So You Think You've Found "The One"

March 31, 2018 - by Joe Cunningham


Ok, you ran the ad. You had all the applicants in for the interview. You've run the background checks and performed a DISC profile. And you're pretty darn sure this applicant is a fit for your customers, your company and you. You defined his, or her, future role with a job description that is in print and both of you signed off on. So, this new applicant understands exactly what you want done and has agreed to those standards. He is willing to undergo the training and to invest in him, or herself, to learn the things he, or she, doesn't know in order to fulfill the signed job description agreement. 

One point that bears saying is that it's important both you and your employee have an absolute crystal-clear understanding of the job description so that there are no misunderstandings or disappointments. 

The job description needs to be encompassing of everything you expect on a daily basis and include things like: expected average tickets, percentage of service agreement sales that should be made, what paperwork has to be done on every call, etc.

You cannot hold a tech accountable to perform a task or reach a goal if you don't let them know what that task or goal is. 


Preparing for Success

So, now let's take a look at the next step. preparing the employee's timeline for success and the training program. 

First off, it's important that you know a little bit about this person and what motivates them. The Service Roundtable has an excellent download available to help you do that called "It's All About You".  

This form will help you learn about your new prospect and some of the things that make them happy. And, as the Service Roundtable so aptly says in their article about the form, "We all know that happy employees make the best employees. Studies have shown that employees who enjoy their jobs and have a sense of fulfillment are more productive and more likely to stick with your company long term."

Their form is created in Publisher, so you can edit it and make it your own. 

There are currently 10 questions and some personal information at the top. If you want, you can change the questions to whatever you'd like. You might want to be creative and add things about goals or whatever topic you'd like to discuss to learn more about your new employee and what makes them tick.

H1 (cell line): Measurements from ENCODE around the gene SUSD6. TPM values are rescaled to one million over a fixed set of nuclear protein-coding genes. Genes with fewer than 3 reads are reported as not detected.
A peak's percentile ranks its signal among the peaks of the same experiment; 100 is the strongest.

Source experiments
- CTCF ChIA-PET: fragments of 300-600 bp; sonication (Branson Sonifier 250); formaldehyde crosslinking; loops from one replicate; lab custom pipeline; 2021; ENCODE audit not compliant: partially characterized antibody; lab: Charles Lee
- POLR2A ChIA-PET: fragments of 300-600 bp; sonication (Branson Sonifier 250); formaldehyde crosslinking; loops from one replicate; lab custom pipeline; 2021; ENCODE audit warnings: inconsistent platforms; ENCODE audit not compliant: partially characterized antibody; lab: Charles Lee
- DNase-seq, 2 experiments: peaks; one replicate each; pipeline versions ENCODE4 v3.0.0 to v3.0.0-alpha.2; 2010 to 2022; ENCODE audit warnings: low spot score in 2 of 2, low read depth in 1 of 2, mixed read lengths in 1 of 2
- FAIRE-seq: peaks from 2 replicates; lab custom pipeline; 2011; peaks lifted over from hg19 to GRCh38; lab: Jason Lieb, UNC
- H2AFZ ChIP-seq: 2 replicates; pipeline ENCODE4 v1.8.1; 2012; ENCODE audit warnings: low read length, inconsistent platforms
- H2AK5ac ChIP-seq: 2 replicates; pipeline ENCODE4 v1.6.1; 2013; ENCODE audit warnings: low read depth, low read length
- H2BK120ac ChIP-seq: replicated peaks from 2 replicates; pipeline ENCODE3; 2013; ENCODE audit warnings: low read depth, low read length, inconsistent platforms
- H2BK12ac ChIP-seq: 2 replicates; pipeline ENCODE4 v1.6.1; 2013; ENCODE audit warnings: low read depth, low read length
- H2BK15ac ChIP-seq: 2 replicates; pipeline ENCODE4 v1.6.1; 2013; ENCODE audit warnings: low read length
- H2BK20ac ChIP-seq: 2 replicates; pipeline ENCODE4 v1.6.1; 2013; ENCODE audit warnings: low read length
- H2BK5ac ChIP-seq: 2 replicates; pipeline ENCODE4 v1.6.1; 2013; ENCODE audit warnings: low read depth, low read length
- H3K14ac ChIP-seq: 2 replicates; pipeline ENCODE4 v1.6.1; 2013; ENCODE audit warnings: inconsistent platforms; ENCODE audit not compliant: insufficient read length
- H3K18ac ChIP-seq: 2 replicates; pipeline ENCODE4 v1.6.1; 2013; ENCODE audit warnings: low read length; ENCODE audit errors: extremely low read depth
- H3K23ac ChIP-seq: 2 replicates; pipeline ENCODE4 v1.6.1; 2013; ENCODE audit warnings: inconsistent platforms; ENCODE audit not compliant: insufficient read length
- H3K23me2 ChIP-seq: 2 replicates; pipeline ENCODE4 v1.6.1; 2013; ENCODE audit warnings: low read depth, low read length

Don't forget to remove the red logo box and add your own logo. Just click the link to go to Service Roundtable's site and download it for FREE. 


Assess Their Level

After you discover what makes your employee tick, it's time to lay down those plans for the future and ensure your new tech's success. 

First off, let's assess the skill level of this tech as it pertains to your business. In your interview the new employee gave you the background story and you checked it out, so you should know where the abilities lie. 

Since we are talking about new entry level techs, there may not be a lot of technical knowledge there. But if your background check shows some industry experience you can easily determine how much by using a Technical Assessment CD. You can order this CD from this website. Just click this link to find the Tech Assessment tab.  This CD will let you test your technicians (and it may be a good idea to check them all) to assess skill levels and etermine what, if any, training they may need. Your new applicant may have no experience (that's ok) and almost anyone coming in for a job may need a skills reboot. The CD will test them, grade them, and give you a score. 


Avoid the Downward Spiral

So, since we are probably talking about entry level techs, let's discuss how to get one trained. 

First off, there's the old method of just putting this skull full of mush with your "best" tech and let him ride for a while so our old trusted tech can show him "just how we do things around here".